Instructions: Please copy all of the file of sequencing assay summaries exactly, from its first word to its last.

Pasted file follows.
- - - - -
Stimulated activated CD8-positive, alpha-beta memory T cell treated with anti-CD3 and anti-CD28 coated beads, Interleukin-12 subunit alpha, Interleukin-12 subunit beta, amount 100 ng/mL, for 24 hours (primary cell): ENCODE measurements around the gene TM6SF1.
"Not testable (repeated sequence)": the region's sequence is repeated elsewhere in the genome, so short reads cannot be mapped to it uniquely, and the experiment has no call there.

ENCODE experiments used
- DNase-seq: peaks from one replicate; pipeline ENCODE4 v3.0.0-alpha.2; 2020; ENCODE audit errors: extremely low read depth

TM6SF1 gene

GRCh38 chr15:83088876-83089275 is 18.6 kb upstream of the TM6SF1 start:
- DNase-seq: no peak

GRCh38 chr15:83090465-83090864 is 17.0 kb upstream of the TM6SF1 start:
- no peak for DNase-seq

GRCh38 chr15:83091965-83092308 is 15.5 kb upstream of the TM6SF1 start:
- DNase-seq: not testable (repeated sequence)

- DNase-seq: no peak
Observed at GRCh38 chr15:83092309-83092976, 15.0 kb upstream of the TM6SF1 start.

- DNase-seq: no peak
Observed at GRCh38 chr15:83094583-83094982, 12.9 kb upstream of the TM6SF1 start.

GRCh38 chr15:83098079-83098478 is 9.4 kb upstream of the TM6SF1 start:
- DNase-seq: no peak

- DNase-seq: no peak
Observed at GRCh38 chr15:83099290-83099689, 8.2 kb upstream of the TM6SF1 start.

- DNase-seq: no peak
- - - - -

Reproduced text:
Stimulated activated CD8-positive, alpha-beta memory T cell treated with anti-CD3 and anti-CD28 coated beads, Interleukin-12 subunit alpha, Interleukin-12 subunit beta, amount 100 ng/mL, for 24 hours (primary cell): ENCODE measurements around the gene TM6SF1.
"Not testable (repeated sequence)": the region's sequence is repeated elsewhere in the genome, so short reads cannot be mapped to it uniquely, and the experiment has no call there.

ENCODE experiments used
- DNase-seq: peaks from one replicate; pipeline ENCODE4 v3.0.0-alpha.2; 2020; ENCODE audit errors: extremely low read depth

TM6SF1 gene

GRCh38 chr15:83088876-83089275 is 18.6 kb upstream of the TM6SF1 start:
- DNase-seq: no peak

GRCh38 chr15:83090465-83090864 is 17.0 kb upstream of the TM6SF1 start:
- no peak for DNase-seq

GRCh38 chr15:83091965-83092308 is 15.5 kb upstream of the TM6SF1 start:
- DNase-seq: not testable (repeated sequence)

- DNase-seq: no peak
Observed at GRCh38 chr15:83092309-83092976, 15.0 kb upstream of the TM6SF1 start.

- DNase-seq: no peak
Observed at GRCh38 chr15:83094583-83094982, 12.9 kb upstream of the TM6SF1 start.

GRCh38 chr15:83098079-83098478 is 9.4 kb upstream of the TM6SF1 start:
- DNase-seq: no peak

- DNase-seq: no peak
Observed at GRCh38 chr15:83099290-83099689, 8.2 kb upstream of the TM6SF1 start.

- DNase-seq: no peak